Does lobolo constitute a customary marriage?
17 Dec 2020
There has recently been uncertainty and confusion in light of the Supreme Court of Appeal case of Tsambo v Sengadi  ZASCA 46 (“Tsambo case”). Two of these uncertainties include the questions of whether or not lobolo constitutes marriage and whether a valid customary marriage is complied with in terms of section 3(1)(b) of the Recognition of Customary Marriages Act 120 of 1998 (the Act) where the handing over of the bride to the groom’s family in terms of custom has not been done.
Requirements for validity of customary marriages
In terms of Section 3(1) of the Act, in order for a customary marriage to be valid, it has to be entered into by a man and woman over the age of 18 years who have the intention of getting married under Customary Law, and the marriage must be negotiated and entered into or celebrated in accordance with Customary Law. However, it is pertinent to mention that section 3(1)(b) does not stipulate the requirements or customs that must be complied explicitly to validate a customary marriage. The reason for this may be attributed to customs which differs from culture to culture or the dynamic Customary Law, which is consistently evolving to meet the changing needs of the people who live by its norms.
Does Lobola constitute marriage?
Firstly, the Act defines lobolo as “property in cash or in-kind which a prospective husband or the head of his family undertakes to give to the head of the prospective wife’s family in consideration of a customary marriage.” There is no doubt that lobolo is one of the essential requirements in terms of section 3(1)(b) of the Act; however, lobolo itself is no marriage.
According to Mbungela & another v Mkabi & others (820/2018)  ZASCA 134 (30 September 2019), the Court held the view that a valid customary marriage could be concluded without the full payment of lobola in light of the evolution of Customary Law if other requirements of a customary marriage were met, such as the payment of a portion of the lobolo and the exchange of gifts by the two families in the instant matter.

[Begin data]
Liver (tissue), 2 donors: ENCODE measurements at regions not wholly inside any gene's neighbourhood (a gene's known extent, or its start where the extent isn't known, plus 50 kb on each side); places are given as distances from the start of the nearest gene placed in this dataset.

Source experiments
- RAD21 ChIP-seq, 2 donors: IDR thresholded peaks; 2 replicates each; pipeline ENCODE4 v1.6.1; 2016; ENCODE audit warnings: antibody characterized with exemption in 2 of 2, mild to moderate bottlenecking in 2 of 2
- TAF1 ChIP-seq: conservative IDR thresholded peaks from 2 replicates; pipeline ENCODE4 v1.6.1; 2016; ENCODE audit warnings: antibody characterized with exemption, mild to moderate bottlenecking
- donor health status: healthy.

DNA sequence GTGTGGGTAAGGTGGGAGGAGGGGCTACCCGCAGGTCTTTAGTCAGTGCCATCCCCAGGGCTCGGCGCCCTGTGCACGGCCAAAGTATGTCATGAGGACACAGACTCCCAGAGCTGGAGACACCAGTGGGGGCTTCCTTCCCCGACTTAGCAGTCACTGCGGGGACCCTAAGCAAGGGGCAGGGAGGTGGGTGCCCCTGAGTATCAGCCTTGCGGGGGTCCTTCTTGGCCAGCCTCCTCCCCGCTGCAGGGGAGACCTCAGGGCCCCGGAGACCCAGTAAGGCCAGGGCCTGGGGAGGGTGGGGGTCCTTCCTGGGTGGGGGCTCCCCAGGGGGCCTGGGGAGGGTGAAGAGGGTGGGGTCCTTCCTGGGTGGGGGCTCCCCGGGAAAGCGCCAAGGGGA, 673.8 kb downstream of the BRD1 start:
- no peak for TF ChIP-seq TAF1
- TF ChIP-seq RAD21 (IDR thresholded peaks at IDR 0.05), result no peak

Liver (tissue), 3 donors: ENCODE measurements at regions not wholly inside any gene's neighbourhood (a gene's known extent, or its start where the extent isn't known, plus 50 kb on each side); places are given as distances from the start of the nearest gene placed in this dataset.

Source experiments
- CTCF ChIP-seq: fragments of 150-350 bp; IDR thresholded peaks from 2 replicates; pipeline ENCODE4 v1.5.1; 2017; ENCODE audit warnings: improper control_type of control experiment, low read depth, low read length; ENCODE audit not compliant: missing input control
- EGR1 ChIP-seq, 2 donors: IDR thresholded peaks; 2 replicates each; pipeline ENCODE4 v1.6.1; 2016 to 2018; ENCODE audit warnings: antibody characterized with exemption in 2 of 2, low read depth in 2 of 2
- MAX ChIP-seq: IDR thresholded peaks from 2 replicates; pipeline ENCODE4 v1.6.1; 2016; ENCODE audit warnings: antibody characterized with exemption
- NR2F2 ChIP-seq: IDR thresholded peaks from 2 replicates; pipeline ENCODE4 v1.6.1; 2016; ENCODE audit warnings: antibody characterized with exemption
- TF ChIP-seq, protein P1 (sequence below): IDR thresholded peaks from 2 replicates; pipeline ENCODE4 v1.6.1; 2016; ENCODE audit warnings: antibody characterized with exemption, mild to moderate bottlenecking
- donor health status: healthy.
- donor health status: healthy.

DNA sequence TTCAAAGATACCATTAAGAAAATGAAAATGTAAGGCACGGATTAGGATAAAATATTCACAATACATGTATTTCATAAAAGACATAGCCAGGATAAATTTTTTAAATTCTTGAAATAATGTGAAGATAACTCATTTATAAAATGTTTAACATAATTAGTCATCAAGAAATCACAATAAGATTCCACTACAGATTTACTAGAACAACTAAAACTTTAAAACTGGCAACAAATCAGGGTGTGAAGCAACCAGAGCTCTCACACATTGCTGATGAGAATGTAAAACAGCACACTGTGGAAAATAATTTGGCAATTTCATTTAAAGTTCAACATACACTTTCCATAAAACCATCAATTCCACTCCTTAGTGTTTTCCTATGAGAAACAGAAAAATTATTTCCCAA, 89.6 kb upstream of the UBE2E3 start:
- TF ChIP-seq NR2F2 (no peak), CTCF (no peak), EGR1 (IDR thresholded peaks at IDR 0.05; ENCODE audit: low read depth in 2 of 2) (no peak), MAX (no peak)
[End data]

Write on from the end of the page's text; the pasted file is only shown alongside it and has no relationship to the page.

Is the bridal transfer an absolute requirement?
This question was dealt with in the recent Judgment in LS v RL  ZAGPJHC 613;  1 All SA 569 (GJ); 2019 (4) SA 50 (GJ). The High Court held that the bridal transfer “custom is unlawful as it unfairly and unjustly discriminates against the gender of the applicant as a woman and denies her the constitutional right of dignity and equality ‘because only women, after consenting to enter into a customary law marriage are subject to this unequal treatment by the custom of handing over.’”
This Judgment further supports the view that African Customary Law has evolved and is always flexible. Therefore, meaning that the bridal transfer custom does not invalidate a customary marriage.
Uncertainty as to whether a customary marriage was concluded
Many couples, after their separation, face the uncertainty of whether they are married or not. The Act lays a duty on the spouses to ensure they register their customary marriage to do away with the uncertainties. However, failure to register the marriage does not necessarily mean it is invalid.
For separated couples who are uncertain and confused about whether they are married or not, they will have to approach the High Court to apply for a declaratory order to confirm that they are or are not married under customary law.
For those couples intending on, or in the process of concluding a customary marriage, it would be wise to register and understand the patrimonial consequences of such a marriage. For those separated couples who are still not sure whether they concluded a customary marriage, it would be prudent to approach the High Court for some legal certainty. Failure to do so will legally affect subsequent marriages with different partners or a partner having a claim to the other partner’s assets.
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